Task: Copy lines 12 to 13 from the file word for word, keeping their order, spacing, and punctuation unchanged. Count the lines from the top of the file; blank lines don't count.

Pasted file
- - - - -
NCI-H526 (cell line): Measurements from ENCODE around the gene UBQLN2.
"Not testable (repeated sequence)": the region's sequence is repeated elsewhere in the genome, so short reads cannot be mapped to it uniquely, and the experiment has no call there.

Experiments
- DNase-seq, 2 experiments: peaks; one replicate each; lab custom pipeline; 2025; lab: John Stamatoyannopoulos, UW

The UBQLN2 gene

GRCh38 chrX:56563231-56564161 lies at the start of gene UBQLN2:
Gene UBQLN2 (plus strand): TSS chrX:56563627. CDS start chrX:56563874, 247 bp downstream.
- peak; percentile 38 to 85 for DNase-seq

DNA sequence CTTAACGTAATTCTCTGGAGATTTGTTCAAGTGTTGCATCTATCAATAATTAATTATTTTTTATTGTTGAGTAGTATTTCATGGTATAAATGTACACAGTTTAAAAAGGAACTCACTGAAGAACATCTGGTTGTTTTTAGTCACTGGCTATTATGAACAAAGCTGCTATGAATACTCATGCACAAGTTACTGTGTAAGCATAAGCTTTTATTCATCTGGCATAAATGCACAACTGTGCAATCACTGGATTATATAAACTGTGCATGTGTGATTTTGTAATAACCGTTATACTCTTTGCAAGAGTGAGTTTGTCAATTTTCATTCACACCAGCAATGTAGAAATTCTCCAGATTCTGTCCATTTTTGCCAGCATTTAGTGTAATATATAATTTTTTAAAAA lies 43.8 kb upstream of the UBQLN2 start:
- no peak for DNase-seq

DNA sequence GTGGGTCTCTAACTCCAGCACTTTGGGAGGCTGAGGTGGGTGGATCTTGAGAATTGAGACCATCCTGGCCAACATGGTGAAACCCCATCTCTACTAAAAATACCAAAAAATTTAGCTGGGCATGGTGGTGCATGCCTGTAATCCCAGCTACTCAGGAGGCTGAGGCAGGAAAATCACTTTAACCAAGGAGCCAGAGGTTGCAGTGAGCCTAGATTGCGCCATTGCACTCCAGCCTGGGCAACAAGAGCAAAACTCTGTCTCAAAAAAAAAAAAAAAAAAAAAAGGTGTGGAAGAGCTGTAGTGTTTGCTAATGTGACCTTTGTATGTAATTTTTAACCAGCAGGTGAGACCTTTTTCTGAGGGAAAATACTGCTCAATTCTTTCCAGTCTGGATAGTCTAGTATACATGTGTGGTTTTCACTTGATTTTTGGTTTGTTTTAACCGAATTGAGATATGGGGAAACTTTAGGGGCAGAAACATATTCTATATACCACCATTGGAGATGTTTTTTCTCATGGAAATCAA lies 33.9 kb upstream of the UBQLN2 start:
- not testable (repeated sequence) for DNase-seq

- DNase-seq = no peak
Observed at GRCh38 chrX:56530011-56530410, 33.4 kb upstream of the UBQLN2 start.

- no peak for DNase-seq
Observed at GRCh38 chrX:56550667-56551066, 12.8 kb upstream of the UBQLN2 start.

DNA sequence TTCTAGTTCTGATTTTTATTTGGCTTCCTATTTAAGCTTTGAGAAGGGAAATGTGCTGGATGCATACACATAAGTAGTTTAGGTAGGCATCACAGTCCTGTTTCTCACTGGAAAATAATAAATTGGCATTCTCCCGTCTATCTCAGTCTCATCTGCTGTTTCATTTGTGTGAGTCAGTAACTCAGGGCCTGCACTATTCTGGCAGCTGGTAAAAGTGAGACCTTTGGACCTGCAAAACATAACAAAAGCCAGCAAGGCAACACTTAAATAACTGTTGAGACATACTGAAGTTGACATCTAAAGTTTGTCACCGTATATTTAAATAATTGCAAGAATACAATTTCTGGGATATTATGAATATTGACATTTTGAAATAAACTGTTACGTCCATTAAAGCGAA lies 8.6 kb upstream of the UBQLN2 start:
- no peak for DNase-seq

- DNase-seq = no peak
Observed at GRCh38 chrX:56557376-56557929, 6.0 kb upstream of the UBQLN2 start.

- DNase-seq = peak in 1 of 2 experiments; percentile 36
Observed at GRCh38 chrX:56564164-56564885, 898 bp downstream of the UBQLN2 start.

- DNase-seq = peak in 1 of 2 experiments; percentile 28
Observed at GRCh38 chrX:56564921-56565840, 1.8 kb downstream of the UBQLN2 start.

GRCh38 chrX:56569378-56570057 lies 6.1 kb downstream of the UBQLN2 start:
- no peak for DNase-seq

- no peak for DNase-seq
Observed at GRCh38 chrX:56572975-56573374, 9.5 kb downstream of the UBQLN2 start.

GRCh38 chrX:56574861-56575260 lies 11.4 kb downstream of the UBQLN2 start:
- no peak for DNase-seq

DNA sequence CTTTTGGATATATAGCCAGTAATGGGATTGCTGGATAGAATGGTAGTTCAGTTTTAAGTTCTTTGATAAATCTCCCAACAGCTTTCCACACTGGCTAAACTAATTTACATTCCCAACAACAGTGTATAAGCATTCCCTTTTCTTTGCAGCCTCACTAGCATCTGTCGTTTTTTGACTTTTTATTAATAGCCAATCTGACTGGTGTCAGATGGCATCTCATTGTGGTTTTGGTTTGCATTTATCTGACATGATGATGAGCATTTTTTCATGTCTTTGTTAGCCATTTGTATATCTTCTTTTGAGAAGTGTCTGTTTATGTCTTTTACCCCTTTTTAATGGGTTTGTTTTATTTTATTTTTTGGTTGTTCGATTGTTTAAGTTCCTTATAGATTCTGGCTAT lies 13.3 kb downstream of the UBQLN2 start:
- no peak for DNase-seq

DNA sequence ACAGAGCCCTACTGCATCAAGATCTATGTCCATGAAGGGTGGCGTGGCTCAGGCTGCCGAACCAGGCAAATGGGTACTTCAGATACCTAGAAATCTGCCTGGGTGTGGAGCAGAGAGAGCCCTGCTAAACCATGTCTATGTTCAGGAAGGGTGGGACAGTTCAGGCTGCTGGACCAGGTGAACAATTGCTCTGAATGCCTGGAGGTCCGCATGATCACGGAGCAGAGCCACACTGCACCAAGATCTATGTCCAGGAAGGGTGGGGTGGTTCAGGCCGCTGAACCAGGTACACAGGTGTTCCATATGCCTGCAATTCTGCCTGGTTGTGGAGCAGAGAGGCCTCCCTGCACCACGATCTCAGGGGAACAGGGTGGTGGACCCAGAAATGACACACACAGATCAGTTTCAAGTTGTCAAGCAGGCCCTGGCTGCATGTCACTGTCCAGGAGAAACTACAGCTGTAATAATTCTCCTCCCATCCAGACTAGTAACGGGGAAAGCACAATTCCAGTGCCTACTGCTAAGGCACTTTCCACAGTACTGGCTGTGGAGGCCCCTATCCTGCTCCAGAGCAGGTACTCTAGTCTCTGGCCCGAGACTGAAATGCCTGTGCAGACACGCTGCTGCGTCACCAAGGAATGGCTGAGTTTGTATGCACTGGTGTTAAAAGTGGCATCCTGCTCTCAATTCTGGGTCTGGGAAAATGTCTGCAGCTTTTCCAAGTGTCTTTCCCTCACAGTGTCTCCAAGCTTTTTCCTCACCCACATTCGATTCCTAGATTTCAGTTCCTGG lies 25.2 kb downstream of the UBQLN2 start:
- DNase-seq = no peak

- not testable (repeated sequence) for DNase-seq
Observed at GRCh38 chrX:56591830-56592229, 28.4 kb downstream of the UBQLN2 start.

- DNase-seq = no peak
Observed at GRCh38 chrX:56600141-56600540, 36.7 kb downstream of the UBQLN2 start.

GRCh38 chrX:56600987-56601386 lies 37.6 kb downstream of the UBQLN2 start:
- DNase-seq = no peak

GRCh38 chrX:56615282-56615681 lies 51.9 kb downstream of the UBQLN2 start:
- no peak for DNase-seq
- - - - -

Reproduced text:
- not testable (repeated sequence) for DNase-seq

- DNase-seq = no peak